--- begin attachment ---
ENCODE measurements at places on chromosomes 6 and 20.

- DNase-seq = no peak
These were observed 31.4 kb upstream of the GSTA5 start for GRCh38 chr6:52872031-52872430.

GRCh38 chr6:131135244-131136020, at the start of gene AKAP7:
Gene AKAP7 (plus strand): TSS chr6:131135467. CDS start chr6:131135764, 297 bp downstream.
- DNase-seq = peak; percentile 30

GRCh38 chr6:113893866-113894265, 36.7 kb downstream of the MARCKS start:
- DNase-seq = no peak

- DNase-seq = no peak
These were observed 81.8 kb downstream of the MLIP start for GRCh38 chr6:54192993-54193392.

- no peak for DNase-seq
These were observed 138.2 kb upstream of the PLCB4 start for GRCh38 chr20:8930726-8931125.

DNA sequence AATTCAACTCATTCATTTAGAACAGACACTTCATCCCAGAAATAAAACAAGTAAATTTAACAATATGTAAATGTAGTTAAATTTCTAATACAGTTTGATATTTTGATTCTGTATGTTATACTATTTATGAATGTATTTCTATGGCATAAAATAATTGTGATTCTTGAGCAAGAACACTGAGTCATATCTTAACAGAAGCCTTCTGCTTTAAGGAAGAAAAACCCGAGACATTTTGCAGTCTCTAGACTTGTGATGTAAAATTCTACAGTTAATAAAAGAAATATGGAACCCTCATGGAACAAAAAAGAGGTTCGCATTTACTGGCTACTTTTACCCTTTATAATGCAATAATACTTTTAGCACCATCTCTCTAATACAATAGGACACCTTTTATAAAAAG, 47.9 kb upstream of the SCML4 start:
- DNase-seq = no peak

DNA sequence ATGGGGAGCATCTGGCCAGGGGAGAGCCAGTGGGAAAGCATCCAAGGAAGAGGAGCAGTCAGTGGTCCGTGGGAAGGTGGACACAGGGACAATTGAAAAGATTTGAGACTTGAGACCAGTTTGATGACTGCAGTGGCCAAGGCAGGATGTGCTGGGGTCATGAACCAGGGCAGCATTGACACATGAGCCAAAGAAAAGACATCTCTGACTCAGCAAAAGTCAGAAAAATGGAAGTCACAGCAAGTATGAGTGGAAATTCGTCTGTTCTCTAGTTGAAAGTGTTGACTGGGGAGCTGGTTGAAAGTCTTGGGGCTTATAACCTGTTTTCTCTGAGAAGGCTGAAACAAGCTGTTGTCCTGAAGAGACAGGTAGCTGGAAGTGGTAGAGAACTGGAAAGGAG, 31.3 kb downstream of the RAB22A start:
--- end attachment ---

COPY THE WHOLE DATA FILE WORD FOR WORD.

ENCODE measurements at places on chromosomes 6 and 20.

- DNase-seq = no peak
These were observed 31.4 kb upstream of the GSTA5 start for GRCh38 chr6:52872031-52872430.

GRCh38 chr6:131135244-131136020, at the start of gene AKAP7:
Gene AKAP7 (plus strand): TSS chr6:131135467. CDS start chr6:131135764, 297 bp downstream.
- DNase-seq = peak; percentile 30

GRCh38 chr6:113893866-113894265, 36.7 kb downstream of the MARCKS start:
- DNase-seq = no peak

- DNase-seq = no peak
These were observed 81.8 kb downstream of the MLIP start for GRCh38 chr6:54192993-54193392.

- no peak for DNase-seq
These were observed 138.2 kb upstream of the PLCB4 start for GRCh38 chr20:8930726-8931125.

DNA sequence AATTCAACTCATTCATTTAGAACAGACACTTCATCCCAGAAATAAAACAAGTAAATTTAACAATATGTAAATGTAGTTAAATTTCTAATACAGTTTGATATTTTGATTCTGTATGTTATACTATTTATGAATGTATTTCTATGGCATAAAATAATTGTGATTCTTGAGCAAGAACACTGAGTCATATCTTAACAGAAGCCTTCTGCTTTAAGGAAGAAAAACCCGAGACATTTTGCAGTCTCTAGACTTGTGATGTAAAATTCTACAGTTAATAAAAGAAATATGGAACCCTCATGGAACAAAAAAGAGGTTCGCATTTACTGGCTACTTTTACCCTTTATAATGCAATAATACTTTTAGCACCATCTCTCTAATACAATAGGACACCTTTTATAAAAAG, 47.9 kb upstream of the SCML4 start:
- DNase-seq = no peak

DNA sequence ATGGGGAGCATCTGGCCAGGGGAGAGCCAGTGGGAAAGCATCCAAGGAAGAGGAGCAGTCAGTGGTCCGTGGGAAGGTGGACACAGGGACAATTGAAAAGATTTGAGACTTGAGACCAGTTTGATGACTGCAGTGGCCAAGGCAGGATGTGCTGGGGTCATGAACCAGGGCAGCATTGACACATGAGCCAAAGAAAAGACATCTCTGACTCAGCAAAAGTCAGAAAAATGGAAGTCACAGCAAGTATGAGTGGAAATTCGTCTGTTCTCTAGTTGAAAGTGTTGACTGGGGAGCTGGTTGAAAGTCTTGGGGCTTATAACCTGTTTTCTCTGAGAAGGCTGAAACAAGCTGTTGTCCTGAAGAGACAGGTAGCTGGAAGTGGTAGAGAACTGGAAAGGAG, 31.3 kb downstream of the RAB22A start: